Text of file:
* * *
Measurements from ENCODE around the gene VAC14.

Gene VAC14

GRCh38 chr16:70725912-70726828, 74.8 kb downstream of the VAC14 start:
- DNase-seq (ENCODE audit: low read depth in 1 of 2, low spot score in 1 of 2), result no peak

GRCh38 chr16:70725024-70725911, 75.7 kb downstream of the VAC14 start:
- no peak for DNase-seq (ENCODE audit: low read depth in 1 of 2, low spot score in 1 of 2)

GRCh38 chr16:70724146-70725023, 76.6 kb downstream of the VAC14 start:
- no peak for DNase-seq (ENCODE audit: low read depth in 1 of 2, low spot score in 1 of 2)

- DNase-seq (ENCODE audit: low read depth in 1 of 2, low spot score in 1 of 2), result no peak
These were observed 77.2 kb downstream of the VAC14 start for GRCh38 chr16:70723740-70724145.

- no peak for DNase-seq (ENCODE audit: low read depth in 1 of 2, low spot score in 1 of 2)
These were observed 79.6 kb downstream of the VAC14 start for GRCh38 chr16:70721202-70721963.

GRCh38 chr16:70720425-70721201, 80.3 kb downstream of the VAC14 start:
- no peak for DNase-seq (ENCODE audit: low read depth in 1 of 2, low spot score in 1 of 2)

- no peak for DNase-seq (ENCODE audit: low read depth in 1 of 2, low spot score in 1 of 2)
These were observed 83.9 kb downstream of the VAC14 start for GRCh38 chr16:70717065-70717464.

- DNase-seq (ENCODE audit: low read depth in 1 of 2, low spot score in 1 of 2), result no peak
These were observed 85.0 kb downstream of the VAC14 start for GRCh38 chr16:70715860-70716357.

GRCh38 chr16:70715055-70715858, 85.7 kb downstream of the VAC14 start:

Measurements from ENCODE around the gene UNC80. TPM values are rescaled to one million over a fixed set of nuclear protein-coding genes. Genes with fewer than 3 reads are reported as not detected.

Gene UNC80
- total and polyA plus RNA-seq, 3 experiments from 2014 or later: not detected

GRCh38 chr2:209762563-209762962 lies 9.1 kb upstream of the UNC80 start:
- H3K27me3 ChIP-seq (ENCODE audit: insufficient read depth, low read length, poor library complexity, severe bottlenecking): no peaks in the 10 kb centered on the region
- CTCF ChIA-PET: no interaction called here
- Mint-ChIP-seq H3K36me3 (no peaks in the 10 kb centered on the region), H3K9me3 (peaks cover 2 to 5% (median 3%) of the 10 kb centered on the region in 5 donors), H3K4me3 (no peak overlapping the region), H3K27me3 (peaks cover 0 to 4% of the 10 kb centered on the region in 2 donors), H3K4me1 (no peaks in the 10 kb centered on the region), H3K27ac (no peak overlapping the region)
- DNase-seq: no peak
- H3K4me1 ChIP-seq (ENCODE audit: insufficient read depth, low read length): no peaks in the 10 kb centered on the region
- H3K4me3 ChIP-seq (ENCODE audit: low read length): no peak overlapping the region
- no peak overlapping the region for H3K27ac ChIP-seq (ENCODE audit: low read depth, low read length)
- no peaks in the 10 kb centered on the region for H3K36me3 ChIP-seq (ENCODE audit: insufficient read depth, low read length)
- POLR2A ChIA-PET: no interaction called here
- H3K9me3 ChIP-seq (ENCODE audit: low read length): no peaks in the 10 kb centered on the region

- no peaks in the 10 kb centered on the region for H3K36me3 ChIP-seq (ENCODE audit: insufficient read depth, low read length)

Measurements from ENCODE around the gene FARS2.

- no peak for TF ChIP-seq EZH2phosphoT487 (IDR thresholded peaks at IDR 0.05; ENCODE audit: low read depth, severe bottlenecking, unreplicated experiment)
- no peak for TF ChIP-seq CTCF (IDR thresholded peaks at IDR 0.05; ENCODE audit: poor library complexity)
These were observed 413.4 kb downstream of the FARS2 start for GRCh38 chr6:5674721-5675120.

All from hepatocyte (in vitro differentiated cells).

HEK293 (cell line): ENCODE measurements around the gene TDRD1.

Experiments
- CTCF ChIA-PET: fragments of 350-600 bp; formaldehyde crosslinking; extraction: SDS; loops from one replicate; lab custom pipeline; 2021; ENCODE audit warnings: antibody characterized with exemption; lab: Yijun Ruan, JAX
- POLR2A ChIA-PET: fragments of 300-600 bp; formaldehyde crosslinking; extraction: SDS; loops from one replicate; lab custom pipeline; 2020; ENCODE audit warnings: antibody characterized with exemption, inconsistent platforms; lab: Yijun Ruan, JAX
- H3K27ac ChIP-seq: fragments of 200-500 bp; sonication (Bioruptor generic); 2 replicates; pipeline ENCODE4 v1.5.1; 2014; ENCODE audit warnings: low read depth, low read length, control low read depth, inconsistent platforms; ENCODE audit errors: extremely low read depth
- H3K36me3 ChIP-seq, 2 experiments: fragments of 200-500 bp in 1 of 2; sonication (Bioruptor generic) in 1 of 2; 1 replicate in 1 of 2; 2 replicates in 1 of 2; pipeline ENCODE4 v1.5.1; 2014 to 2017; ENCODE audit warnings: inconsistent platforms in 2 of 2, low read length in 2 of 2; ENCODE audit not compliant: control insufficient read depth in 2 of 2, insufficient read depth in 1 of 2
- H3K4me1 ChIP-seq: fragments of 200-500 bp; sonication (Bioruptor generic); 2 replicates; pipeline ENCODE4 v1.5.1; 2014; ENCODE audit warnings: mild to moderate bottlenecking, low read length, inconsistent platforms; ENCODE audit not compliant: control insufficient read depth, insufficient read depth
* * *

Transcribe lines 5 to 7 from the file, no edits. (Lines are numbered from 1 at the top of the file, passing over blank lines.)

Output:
GRCh38 chr16:70725024-70725911, 75.7 kb downstream of the VAC14 start:
- no peak for DNase-seq (ENCODE audit: low read depth in 1 of 2, low spot score in 1 of 2)

GRCh38 chr16:70724146-70725023, 76.6 kb downstream of the VAC14 start: